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Climate change

American Enterprise Institute allegedly offers bribes to scientists for disputing UN climate change report

Thursday, February 15, 2007 by: Ben Kage
Tags: climate change, Exxon-Mobil, bribery

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(NewsTarget) According to the Guardian, the ExxonMobil-funded think tank known as the American Enterprise Institute sent letters to scientists and economists offering them $10,000 to undermine a major climate change report from the United Nations.

The fourth UN Intergovernmental Panel on Climate Change report was released Feb. 2, and experts say it is the most complete report on climate change so far. However, before the report was released, the AEI sent letters to scientists in the United States, Britain and other countries that allegedly offered money, travel expenses and additional payments to scientists and economists if they would publish articles that underscore any shortcomings of the report.

In the letters, the AEI told scientists that the IPCC is "resistant to reasonable criticism and dissent and prone to summary conclusions that are poorly supported by the analytical work." Then the AEI requests the scientists write essays that "thoughtfully explore the limitations of climate model outputs."

Kenneth Green, a visiting scholar at the AEI, admitted to sending the letters and confirmed their content. He also told The Guardian that the extreme claims being made on both sides of the debate were not conducive to making intelligent policy. However, critics of the AEI's actions claim that the motive behind the letters seems to be monetary. Former ExxonMobil head Lee Raymond is now the vice-chairman for AEI's board of trustees, more than $1.6 million in funds from the oil giant have been funneled into AEI, and more than 20 AEI staff members have acted as consultants for the Bush administration in the past.

"The AEI is more than just a think tank, it functions as the Bush administration's intellectual Cosa Nostra," said Greenpeace's Ben Stewart in an interview with The Guardian. "They are White House surrogates in the last throes of their campaign of climate change denial. They lost on the science; they lost on the moral case for action. All they've got left is a suitcase full of cash."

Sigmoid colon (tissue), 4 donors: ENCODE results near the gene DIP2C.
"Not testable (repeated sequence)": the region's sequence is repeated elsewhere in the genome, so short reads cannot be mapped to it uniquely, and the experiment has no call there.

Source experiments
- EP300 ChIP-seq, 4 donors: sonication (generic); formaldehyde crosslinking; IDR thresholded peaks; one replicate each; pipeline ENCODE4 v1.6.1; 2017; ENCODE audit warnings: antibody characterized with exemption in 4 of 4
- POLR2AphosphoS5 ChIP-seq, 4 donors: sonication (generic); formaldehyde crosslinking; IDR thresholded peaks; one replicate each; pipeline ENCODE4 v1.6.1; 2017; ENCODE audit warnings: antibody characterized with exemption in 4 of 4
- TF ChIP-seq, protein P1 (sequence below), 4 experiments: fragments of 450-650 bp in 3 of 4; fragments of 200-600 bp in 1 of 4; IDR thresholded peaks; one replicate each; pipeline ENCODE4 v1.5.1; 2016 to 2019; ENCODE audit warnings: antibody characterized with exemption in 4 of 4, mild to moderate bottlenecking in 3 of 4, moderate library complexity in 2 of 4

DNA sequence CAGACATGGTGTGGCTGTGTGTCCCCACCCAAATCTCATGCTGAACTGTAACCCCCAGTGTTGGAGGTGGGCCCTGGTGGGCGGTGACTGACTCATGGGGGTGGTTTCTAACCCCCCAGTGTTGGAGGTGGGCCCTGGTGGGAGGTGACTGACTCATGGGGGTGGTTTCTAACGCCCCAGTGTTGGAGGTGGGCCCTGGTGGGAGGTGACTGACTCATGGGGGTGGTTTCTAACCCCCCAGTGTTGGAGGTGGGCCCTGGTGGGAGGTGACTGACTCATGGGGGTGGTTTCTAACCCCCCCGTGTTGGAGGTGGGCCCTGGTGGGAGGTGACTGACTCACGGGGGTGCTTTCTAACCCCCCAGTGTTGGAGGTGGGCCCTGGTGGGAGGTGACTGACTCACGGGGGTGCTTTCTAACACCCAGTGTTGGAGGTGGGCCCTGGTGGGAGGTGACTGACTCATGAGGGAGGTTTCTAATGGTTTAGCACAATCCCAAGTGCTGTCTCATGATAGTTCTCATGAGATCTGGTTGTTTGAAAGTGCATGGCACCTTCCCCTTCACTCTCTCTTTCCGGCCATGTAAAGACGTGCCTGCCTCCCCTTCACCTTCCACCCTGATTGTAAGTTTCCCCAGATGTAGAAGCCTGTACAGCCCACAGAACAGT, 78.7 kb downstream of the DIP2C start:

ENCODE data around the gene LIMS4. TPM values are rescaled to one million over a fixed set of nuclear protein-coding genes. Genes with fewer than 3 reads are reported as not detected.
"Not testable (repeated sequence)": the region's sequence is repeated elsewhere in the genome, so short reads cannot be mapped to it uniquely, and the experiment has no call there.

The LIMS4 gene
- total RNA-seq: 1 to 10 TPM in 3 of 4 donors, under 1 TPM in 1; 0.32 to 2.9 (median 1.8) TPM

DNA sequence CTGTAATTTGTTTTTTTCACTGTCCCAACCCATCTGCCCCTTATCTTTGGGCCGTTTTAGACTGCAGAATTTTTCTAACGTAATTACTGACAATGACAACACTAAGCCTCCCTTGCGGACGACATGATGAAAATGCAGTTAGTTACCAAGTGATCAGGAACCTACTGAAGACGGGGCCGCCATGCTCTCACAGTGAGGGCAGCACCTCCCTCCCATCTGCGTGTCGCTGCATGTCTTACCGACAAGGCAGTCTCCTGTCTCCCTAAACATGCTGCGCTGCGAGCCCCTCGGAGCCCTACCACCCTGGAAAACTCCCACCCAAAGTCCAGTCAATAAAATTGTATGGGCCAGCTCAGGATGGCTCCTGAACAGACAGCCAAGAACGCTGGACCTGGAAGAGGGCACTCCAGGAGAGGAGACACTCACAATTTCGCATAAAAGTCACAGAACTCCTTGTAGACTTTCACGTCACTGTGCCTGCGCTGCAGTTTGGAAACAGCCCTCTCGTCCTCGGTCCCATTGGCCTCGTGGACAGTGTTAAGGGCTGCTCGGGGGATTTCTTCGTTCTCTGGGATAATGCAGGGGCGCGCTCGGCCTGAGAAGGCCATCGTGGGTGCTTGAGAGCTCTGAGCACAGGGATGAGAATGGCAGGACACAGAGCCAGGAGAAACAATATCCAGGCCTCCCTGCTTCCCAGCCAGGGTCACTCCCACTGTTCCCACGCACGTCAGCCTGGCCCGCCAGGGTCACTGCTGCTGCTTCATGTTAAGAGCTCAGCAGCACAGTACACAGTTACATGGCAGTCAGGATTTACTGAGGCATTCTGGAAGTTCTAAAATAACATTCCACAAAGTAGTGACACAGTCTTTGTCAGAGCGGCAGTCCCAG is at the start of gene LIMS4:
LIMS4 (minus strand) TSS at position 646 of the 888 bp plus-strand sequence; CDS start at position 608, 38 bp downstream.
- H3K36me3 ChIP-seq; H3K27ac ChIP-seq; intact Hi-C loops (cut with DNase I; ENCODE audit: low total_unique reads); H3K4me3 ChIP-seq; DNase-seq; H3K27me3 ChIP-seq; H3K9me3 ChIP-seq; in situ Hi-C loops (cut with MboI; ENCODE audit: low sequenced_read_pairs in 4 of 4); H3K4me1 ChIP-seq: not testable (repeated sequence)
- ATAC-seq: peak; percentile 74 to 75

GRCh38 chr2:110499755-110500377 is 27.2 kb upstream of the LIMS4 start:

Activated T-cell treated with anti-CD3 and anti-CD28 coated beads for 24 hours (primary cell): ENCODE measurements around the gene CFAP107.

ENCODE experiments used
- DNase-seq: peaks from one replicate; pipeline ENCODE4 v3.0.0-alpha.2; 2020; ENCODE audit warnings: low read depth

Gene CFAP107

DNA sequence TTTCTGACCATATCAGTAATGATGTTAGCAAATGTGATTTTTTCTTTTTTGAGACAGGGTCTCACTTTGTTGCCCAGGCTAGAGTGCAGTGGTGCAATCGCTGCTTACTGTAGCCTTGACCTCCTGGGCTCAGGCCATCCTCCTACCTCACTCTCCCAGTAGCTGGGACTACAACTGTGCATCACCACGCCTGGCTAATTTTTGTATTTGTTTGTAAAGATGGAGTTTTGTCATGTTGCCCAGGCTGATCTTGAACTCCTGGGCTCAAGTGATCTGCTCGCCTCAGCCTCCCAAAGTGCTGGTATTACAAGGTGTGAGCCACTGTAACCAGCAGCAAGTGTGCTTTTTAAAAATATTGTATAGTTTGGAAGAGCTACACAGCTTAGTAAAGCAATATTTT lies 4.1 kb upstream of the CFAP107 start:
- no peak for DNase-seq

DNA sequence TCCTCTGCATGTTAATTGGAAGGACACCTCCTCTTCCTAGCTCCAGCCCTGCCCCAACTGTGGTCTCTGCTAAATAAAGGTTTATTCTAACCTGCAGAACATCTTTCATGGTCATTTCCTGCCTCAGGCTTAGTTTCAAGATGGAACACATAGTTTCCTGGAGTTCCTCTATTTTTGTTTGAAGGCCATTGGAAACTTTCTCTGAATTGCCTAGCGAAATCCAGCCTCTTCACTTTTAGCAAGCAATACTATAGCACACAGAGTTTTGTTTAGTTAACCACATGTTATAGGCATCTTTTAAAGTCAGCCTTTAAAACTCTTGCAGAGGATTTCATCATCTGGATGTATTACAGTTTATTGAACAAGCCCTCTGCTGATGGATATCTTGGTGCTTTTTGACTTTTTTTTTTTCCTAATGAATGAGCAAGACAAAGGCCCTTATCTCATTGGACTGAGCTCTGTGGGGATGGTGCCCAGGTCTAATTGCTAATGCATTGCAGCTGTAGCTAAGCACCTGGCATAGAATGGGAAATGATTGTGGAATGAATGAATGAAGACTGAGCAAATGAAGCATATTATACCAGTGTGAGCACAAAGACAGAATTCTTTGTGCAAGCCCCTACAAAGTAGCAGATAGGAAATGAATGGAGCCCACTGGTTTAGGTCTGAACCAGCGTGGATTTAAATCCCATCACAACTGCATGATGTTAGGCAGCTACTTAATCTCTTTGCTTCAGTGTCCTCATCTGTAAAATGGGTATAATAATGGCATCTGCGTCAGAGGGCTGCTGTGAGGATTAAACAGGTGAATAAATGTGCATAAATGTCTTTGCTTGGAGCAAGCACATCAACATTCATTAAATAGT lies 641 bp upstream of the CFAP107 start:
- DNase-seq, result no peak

"Like many groups that pretend to speak with authority on issues of great importance, the American Enterprise Institute is on the take, having accepted over a million dollars from ExxonMobil and now blatantly offering apparent bribes to scientists who will attack a UN report on climate change," said Mike Adams, a consumer health advocate and co-author of "The Real Safety Guide to Protecting Your Environment." "The AEI is, in my opinion, a front group for the extreme right-wing power brokers who promote big oil, big wars and big denials of climate change reality,"

The entirety of the report has not been released publicly by the IPCC, but the Bush administration posted a draft copy on its web site in April. Critics of the concept of global warming often claim that the planet has a long history of massive fluctuations in atmospheric gasses, and the current changes are just part of that cycle, but the report states that there is a 90 percent chance that the warming trend of the planet is being caused by human activity.

The IPPC's publicly released Summary for Policy Makers states that the recent concentrations of methane, carbon dioxide and nitrous oxide are so dramatically different from the pre-industrial natural ranges determined by ice core samples from the last several thousand years.

Other conclusions from the report include:

-- The earth could experience a 3.6- to 8.1-degree-Fahrenheit jump in average temperatures if greenhouse gas levels reach double the concentrations of pre-industrial times.
-- Global atmospheric concentrations of carbon dioxide, methane and nitrous oxide have increased markedly as a result of human activities since 1750.
-- Even if humanity suddenly began a unified campaign to control pollution, the increase in temperatures and the rising sea level would continue unabated for centuries. There is a less than 5 percent probability that these changes are being brought on by natural climatic processes alone.
-- More heat waves and heavy rainfall are more than 90 percent certain to continue.
-- The is a more than 66 percent chance that droughts, tropical cyclones and high tides will increase in frequency.

The IPPC has come under criticism since it was formed in 1988, and has been accused of both favoring "green" interests by overstating the effects of climate change and favoring conservative views by understating those same effects. According to the IPPC web site, the report is the culmination of work from around 600 authors from 40 countries as well as hundreds of reviewers.


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